Daniel McFaddenpassed through the public school system of North Carolina, then graduated in Physics but soon developed an interest in human behaviour and turned to economics. Following the completion of his Ph.D. at the University of Minnesota in 1962, he has spent his career largely at Berkeley, CA and from 1977 to 1991 at the economics faculty at MIT, where he became Director of the Statistics Research Center. He then returned to Berkeley to establish the Econometrics Laboratory, a facility devoted to improving statistical computation for economics applications, where he is now the holder of the E. Morris Cox chair.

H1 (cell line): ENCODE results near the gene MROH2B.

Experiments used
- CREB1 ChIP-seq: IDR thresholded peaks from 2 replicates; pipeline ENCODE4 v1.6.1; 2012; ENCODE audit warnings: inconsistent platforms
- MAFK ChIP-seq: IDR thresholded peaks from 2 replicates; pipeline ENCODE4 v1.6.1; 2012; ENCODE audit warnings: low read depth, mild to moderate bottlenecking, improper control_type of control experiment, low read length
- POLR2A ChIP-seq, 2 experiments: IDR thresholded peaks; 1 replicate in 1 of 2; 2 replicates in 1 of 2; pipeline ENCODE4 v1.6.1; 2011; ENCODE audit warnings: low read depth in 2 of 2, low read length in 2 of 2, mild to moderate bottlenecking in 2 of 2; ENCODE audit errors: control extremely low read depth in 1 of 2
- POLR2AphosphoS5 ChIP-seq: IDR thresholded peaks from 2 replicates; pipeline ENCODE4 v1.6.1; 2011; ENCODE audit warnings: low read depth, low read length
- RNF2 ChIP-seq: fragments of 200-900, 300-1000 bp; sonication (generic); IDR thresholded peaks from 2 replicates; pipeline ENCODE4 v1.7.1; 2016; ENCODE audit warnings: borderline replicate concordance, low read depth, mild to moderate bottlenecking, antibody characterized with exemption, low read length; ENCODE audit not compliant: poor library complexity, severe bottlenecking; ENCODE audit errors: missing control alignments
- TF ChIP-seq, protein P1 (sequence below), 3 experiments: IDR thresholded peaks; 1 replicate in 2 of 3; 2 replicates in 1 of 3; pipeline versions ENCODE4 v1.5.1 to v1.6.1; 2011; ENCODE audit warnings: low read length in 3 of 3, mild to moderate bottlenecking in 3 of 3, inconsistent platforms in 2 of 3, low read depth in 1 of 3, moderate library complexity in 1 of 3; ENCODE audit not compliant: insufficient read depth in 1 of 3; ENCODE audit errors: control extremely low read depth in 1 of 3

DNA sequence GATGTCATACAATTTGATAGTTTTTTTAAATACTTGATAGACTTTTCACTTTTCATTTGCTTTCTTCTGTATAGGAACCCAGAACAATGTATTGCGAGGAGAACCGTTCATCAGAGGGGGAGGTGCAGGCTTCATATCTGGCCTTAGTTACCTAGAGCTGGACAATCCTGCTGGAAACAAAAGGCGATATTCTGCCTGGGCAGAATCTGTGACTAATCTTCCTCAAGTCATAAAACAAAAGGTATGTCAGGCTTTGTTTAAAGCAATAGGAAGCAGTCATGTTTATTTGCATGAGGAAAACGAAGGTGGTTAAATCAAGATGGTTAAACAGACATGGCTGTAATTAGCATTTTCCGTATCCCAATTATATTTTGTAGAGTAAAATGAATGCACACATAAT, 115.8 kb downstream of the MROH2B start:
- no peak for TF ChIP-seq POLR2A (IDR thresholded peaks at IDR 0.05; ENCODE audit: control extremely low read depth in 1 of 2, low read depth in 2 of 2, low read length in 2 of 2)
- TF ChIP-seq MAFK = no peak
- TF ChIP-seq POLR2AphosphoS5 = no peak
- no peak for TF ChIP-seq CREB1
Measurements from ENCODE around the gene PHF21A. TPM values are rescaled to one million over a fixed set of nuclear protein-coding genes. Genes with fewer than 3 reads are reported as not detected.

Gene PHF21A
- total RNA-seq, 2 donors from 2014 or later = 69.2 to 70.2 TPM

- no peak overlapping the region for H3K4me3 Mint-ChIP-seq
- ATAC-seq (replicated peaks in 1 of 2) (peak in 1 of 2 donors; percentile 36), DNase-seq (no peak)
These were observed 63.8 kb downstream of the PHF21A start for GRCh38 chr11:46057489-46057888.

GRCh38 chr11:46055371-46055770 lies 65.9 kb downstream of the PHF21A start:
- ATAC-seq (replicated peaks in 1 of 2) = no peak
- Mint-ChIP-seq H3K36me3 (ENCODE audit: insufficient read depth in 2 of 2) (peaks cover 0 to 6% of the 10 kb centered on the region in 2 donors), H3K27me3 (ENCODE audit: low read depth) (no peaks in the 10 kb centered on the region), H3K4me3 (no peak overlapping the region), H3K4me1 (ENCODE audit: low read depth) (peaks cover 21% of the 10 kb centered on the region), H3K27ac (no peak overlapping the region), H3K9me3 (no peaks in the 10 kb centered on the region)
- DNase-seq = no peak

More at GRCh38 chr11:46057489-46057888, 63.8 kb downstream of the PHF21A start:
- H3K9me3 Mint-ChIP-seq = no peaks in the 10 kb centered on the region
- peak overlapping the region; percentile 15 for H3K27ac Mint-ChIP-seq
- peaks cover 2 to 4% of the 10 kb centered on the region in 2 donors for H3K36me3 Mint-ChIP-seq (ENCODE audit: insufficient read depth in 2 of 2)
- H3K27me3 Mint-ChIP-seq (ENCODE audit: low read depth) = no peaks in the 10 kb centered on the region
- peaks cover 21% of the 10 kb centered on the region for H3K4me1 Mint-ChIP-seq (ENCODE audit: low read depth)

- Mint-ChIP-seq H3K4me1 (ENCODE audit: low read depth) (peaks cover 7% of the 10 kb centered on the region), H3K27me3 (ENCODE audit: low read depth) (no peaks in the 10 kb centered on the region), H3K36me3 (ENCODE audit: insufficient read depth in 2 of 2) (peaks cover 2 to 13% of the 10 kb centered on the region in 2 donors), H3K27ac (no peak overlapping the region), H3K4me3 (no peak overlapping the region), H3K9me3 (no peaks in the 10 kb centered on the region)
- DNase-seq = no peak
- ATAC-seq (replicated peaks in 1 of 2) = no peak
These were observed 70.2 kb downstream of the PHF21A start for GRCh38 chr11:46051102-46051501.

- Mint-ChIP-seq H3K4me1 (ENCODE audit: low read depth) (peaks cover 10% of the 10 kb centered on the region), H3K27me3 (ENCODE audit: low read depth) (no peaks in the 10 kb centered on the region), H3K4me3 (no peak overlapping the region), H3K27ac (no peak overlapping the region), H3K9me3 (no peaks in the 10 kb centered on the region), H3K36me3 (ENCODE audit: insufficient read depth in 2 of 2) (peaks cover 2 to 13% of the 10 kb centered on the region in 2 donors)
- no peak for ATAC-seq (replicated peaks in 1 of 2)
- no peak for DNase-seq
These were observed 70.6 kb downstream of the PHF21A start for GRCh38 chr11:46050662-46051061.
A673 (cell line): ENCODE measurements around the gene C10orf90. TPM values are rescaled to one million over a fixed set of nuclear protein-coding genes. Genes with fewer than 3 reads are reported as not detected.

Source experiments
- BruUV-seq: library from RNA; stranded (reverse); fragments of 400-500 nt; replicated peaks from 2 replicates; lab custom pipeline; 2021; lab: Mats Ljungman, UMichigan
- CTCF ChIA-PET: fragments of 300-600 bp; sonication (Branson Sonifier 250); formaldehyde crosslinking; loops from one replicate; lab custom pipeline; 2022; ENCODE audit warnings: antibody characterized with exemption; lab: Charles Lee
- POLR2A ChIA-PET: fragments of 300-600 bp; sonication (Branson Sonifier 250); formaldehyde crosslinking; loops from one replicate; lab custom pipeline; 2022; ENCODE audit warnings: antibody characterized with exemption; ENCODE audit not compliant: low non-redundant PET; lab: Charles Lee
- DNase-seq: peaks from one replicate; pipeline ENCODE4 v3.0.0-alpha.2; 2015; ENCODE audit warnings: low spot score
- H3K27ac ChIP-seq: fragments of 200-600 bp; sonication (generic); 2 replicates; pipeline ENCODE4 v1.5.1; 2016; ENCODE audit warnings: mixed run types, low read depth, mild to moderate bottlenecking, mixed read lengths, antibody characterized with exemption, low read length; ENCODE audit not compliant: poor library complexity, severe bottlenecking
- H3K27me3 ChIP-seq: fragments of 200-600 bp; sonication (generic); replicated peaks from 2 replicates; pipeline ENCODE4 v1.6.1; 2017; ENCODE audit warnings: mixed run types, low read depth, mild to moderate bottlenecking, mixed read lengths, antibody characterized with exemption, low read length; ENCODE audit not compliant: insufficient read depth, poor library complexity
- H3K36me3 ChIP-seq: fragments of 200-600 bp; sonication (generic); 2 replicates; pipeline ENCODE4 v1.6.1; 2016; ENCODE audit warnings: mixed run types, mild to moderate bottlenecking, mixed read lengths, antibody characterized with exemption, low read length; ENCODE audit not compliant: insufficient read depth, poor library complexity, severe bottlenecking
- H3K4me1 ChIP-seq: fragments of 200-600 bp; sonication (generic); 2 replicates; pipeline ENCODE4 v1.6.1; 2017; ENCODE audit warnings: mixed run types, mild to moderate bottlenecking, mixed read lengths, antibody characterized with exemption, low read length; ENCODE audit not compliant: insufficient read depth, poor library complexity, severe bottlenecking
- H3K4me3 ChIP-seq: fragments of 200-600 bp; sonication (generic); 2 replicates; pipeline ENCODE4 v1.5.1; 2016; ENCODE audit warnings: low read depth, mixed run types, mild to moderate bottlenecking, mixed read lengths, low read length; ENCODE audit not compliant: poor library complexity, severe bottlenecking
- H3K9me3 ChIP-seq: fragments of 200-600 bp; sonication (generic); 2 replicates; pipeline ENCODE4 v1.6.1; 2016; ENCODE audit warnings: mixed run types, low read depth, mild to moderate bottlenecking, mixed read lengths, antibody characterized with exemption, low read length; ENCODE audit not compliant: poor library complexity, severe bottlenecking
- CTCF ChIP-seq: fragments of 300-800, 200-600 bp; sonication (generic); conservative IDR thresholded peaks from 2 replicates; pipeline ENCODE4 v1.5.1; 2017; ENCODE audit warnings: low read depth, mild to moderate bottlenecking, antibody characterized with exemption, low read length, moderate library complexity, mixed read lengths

From 1964 onwards, seeking methods to analyse institutional decision-making behaviour, he developed an econometric model based on an axiomatic theory of choice behaviour, showing how this model linked to the economic theory of choice behaviour. These developments are now called the multinomial logit model and the random utility model, which have turned out to be widely useful in economics and other social sciences. Over the years he has written papers on a variety of topics in economics and choice theory, almost all having origins in applied problems, often with an emphasis on binding economic theory, and on developing theoretical and statistical tools. In recent years, his research has concentrated on the deviations from the economic theory of choice and their implications for economic analysis.